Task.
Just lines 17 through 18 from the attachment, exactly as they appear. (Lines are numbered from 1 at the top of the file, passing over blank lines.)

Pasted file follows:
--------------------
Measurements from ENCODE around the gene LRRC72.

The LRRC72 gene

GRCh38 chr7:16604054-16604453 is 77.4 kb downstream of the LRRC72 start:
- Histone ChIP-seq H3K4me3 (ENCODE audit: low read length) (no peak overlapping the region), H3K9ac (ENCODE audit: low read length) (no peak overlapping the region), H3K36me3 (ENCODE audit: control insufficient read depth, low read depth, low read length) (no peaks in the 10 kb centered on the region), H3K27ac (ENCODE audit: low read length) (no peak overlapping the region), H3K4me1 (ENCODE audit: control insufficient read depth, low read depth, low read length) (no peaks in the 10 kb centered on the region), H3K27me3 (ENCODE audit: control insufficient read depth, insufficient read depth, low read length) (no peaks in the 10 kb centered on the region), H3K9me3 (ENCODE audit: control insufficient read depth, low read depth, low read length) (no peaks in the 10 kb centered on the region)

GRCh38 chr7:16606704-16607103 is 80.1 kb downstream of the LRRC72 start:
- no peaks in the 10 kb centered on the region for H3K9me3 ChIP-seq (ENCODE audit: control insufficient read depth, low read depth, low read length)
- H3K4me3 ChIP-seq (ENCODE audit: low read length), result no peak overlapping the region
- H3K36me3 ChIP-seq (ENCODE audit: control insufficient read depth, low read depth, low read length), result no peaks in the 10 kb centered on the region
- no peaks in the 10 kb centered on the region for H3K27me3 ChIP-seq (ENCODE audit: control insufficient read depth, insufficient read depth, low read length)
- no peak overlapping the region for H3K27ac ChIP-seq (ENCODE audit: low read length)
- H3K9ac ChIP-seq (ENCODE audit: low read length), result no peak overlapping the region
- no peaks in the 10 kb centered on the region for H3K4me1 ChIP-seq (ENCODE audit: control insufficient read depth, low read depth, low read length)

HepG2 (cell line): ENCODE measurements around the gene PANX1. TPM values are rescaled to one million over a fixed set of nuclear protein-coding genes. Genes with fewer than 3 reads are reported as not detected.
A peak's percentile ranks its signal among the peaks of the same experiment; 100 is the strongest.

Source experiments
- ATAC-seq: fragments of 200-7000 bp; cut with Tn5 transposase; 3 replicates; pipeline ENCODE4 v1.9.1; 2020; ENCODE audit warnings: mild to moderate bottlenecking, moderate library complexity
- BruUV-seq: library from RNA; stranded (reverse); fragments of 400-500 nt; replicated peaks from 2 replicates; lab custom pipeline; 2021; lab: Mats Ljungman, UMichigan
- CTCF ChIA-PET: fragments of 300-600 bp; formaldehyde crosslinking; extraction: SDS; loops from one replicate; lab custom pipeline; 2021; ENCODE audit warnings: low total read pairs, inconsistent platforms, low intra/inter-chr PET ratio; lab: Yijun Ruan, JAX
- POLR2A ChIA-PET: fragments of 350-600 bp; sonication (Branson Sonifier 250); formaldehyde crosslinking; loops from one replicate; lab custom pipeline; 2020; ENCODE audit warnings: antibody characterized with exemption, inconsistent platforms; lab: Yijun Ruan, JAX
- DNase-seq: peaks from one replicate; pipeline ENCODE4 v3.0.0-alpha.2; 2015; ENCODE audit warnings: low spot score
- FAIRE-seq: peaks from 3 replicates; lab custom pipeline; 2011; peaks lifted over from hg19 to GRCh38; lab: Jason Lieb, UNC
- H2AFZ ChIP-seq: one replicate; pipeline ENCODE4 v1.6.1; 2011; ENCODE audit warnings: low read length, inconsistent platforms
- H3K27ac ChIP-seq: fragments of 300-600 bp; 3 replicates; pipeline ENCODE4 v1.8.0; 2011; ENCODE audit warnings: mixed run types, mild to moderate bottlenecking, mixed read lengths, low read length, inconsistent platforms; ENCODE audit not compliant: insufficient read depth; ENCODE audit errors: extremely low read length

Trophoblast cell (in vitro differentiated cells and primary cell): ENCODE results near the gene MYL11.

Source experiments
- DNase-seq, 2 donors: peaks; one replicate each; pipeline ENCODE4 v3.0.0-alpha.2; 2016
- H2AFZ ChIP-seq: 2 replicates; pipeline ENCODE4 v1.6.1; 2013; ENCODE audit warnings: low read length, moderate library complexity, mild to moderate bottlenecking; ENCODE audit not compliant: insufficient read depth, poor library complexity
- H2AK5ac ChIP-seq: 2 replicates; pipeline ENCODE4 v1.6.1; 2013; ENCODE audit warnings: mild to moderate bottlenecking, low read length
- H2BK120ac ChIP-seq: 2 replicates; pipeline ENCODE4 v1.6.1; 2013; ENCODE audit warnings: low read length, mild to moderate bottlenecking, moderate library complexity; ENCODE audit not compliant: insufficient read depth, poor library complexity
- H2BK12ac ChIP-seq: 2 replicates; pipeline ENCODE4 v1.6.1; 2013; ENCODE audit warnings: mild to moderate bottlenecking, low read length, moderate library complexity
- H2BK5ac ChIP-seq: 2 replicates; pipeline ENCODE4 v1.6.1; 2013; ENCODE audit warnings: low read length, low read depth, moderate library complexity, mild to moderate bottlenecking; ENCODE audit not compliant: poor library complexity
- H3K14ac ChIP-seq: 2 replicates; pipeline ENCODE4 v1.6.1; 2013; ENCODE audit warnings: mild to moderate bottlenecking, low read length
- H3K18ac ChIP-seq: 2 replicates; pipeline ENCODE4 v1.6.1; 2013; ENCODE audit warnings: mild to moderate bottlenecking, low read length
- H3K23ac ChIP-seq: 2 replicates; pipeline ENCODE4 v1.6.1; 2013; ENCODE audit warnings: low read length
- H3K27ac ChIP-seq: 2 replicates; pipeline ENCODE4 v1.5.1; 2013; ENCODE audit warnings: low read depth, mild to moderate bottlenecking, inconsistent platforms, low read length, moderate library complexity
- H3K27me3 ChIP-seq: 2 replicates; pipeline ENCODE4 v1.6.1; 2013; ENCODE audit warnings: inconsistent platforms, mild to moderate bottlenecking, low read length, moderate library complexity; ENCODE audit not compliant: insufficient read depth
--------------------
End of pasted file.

- BruUV-seq: library from RNA; stranded (reverse); fragments of 400-500 nt; replicated peaks from 2 replicates; lab custom pipeline; 2021; lab: Mats Ljungman, UMichigan
- CTCF ChIA-PET: fragments of 300-600 bp; formaldehyde crosslinking; extraction: SDS; loops from one replicate; lab custom pipeline; 2021; ENCODE audit warnings: low total read pairs, inconsistent platforms, low intra/inter-chr PET ratio; lab: Yijun Ruan, JAX